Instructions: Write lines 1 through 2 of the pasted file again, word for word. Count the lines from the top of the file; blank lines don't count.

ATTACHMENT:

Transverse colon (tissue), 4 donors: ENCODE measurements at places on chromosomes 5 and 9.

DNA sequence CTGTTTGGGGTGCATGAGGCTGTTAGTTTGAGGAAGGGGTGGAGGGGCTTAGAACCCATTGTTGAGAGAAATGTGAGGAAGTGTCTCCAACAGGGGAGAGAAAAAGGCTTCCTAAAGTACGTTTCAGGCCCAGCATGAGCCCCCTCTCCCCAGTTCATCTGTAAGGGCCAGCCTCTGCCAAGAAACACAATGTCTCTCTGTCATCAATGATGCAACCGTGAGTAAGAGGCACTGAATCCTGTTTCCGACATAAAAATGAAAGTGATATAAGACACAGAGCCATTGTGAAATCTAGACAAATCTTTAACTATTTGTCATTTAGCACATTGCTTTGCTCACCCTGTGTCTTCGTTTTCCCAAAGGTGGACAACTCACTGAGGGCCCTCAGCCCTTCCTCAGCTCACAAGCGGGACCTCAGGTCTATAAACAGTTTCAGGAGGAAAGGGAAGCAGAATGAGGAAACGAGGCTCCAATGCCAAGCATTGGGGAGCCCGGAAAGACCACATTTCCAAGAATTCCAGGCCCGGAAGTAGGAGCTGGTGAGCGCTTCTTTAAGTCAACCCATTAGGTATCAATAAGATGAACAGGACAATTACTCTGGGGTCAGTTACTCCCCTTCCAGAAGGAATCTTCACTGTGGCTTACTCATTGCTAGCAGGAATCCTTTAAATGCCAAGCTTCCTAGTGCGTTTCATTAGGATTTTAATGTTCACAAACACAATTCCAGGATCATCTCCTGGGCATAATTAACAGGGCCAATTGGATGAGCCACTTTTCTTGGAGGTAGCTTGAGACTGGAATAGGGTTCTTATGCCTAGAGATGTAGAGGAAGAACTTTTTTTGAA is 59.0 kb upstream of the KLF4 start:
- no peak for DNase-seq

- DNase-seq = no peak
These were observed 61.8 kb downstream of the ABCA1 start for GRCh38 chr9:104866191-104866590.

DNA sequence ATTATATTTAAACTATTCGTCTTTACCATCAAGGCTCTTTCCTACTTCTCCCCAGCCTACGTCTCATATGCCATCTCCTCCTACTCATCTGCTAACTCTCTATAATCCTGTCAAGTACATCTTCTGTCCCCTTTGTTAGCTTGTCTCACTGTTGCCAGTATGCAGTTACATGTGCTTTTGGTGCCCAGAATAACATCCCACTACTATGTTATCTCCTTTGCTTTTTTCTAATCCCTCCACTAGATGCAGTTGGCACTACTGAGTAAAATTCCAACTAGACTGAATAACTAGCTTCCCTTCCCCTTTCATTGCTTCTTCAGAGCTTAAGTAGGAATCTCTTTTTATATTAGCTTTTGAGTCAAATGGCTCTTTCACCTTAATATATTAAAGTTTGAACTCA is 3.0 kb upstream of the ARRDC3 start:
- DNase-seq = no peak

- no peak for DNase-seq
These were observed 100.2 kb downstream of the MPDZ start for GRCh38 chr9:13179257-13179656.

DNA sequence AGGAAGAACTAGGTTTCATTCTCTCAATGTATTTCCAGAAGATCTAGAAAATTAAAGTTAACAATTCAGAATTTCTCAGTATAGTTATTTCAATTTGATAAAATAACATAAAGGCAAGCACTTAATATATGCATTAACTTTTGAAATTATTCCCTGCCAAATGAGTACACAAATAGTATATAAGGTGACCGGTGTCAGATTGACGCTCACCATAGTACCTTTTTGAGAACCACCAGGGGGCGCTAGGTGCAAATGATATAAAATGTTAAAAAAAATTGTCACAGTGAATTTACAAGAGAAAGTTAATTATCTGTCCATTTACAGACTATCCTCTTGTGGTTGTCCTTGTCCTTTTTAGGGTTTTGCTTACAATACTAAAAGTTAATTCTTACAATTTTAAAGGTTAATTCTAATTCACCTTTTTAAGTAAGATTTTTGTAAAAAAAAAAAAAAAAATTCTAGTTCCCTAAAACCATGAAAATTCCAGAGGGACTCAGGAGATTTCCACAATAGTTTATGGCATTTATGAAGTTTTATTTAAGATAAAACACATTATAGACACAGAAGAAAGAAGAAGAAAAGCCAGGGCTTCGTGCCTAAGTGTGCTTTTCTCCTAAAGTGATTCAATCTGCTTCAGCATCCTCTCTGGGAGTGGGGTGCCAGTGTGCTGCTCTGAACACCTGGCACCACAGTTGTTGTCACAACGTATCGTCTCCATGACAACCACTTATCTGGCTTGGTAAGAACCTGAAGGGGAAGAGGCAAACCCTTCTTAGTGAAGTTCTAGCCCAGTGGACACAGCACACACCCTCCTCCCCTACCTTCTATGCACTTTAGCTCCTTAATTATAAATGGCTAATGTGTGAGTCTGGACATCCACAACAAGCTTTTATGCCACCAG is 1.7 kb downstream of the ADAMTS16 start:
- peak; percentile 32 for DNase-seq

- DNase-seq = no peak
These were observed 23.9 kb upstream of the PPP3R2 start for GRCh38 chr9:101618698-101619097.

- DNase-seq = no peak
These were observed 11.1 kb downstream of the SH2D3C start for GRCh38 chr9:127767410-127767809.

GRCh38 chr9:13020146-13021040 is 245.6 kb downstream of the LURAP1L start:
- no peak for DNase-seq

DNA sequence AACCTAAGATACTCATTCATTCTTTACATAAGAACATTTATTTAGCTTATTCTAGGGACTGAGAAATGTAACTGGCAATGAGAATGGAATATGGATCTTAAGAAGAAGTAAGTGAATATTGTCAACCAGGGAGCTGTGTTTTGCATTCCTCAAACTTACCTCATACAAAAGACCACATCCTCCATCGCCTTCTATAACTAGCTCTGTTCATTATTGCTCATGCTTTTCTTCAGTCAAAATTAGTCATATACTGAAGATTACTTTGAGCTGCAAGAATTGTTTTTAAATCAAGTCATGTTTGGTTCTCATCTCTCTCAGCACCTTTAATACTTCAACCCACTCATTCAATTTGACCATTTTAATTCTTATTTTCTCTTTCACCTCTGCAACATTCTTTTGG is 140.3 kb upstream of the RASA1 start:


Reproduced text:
Transverse colon (tissue), 4 donors: ENCODE measurements at places on chromosomes 5 and 9.

DNA sequence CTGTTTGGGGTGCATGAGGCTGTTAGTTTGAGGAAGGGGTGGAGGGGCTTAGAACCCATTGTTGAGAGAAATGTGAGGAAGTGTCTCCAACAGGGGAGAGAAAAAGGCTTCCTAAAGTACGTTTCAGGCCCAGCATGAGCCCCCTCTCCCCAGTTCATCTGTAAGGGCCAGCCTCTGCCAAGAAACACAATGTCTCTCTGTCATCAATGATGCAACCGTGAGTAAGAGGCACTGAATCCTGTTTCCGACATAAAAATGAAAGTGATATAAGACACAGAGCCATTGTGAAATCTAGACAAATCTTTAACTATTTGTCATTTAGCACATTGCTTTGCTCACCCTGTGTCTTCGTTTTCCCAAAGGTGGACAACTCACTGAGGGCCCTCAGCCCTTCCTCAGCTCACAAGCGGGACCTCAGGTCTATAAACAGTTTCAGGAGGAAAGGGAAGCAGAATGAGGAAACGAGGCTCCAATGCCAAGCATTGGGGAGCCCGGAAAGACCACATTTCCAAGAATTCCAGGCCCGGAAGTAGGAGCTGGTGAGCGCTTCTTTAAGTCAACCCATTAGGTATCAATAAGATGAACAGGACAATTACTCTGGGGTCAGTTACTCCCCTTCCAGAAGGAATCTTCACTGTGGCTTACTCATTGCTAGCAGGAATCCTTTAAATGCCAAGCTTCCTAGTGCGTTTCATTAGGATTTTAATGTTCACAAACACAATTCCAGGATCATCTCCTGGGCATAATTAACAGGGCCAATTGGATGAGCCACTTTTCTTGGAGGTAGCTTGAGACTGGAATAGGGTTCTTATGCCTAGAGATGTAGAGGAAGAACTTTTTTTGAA is 59.0 kb upstream of the KLF4 start: